My eighth grade U.S. History teacher was a middle-aged white man named Mr. Butkus (son of the Hall of Fame Chicago Bears Linebacker Dick Butkus). I loved his class because he passionate about what he taught and it had a trickle down effect to his students. I learned so much in the year I took his class. I still remember him passionately standing in front of the class retelling the story of the battles at Valley Forge and Fort Sumter. Only with hindsight did I realize that with being so engrossed in the immaculate story telling abilities of Mr. Butkus he never really mentioned the history of Black people within the history of this country. I don’t believe that he purposely left that out. He taught what the curriculum required.
When taking U.S. history I had a favorite president, Thomas Jefferson. I thought that he was such an accomplished man/president. He was the principle author of the Declaration of the Independence. He was the first Secretary of State and was vice-president under John Adams, he oversaw the Louisiana Purchase and he commissioned the Lewis and Clark expedition. One thing that was glossed over was that Thomas Jefferson was a lifelong long advocate of and owner of slaves. I was sent a link to a New York Times op-ed by Paul Finkelman and while reading it I couldn’t help but shake my head in disgust at some of the some of the quotes by Jefferson.
This leads me to a bigger issue we have with the glorification and whitewashing of this country’s forefathers (notice I didn’t say “our country”). Jefferson is revered as one of this country’s greatest presidents. His face even adorns Mount Rushmore (along with George Washington, Abraham Lincoln and Theodore Roosevelt), the nickel (his home Monticello is on the back) and the two-dollar bill.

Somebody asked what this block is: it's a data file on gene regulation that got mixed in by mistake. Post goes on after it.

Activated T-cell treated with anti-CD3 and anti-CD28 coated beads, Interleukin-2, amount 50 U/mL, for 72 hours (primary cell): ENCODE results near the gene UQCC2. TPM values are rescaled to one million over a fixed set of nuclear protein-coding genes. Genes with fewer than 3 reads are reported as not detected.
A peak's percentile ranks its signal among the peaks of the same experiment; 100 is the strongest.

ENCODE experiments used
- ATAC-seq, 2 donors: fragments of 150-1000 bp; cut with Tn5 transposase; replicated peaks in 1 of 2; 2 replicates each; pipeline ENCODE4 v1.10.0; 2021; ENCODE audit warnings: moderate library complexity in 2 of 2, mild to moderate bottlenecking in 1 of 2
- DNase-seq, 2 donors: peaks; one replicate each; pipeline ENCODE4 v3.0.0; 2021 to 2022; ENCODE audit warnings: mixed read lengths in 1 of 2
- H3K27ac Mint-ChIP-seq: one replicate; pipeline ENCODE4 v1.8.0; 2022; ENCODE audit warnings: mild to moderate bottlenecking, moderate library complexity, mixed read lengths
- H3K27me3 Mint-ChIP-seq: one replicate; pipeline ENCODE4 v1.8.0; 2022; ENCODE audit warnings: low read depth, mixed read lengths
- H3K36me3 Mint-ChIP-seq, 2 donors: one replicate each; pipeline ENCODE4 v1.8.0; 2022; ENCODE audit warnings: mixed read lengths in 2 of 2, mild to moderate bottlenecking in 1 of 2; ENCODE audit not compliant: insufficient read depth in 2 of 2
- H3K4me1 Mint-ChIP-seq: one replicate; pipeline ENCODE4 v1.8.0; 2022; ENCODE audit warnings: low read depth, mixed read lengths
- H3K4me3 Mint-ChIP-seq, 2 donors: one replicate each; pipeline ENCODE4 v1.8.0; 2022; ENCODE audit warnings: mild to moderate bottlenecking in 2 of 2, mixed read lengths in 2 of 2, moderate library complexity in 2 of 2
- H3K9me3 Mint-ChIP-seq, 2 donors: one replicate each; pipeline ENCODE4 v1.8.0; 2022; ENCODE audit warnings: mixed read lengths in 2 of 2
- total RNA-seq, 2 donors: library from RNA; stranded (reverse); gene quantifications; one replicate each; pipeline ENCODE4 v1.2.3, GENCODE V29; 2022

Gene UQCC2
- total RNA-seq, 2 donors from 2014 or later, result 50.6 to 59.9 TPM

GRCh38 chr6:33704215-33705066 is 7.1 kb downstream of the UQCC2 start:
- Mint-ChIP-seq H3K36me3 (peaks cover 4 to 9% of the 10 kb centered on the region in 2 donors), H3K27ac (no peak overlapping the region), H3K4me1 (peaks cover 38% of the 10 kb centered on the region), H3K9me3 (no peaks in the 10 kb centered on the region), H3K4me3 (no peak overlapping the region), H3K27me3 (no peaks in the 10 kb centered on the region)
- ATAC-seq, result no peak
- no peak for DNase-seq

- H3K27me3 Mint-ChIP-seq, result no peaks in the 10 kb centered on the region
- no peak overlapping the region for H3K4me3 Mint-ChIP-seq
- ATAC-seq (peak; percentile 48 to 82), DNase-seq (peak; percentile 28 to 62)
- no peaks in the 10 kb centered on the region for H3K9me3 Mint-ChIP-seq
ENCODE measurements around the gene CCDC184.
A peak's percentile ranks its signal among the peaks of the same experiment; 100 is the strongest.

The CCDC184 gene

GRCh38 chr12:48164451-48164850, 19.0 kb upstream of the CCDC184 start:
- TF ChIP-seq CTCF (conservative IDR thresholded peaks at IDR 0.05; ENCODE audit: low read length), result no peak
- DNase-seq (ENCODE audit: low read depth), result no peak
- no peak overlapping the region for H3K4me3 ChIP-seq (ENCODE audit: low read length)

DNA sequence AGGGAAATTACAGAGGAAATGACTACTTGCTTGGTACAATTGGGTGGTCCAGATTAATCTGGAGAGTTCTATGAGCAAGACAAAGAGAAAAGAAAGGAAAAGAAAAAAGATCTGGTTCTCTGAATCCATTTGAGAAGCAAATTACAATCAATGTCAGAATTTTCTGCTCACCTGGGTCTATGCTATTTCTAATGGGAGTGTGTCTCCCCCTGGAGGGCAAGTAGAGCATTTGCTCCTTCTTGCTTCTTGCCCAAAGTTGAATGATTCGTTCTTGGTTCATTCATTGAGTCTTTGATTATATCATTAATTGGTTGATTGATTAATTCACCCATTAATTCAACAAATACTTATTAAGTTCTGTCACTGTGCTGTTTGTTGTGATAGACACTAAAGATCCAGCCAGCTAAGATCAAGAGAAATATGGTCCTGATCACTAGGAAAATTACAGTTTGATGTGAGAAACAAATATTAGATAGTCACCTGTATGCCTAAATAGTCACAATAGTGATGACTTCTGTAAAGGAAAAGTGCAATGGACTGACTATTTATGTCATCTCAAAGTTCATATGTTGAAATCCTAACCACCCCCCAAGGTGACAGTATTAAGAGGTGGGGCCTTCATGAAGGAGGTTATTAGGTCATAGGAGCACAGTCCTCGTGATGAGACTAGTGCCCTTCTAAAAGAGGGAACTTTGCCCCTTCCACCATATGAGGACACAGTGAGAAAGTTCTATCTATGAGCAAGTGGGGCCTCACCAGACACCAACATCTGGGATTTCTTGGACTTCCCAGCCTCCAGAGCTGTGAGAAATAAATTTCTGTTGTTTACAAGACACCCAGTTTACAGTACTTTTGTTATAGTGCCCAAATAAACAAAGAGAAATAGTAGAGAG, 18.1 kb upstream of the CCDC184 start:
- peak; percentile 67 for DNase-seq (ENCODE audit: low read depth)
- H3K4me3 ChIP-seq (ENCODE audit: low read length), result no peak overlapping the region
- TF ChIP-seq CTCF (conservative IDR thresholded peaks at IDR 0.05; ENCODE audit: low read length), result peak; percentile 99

Jefferson claimed her had “never seen an elementary trait of painting or sculpture” or poetry among blacks and argued that blacks’ ability to “reason” was “much inferior” to whites’, while “in imagination they are dull, tasteless, and anomalous.”
Antebellum enthusiasts (Thomas Sowell I’m looking at you) would argue that Jefferson was just a product of his time and the culture of country in which he lived. The America then was not the America of today. That’s fine when the man who wrote the words “all men are created equal” is talking about you but what about when those words weren’t meant to include you? It is time that men like Jefferson are really seen as they are instead of through rose-tinted glasses. He helped build this country out of the stages of infancy into the world power it is today. He also was morally bankrupt. When he passed his will only freed 5 slaves (his children he had with Sally Hemings) but not Sally Hemings herself. What part of the game is that? We need to stop trying to rewrite history that changes old white men who periwigs into superheroes.
I don’t want any Thomas Jefferson aficionados to think I’m picking on Thomas Jefferson. I just as easily could have written about Abraham Lincoln and Hollywood’s fascination with wanting to paint him as a president who wanted to end slavery based solely on his moral objection to it. We alllll know that ‘s not true but I guess if Hollywood keeps making movies about it then maybe they can rewrite history that way because you know people don’t really read books like that anymore.
 Thomas Sowell is a great social theorist, political philosopher, and author but after reading his Black Rednecks and White Liberals I became turned off when as a black man I found that he made excuse after excuse for slavery.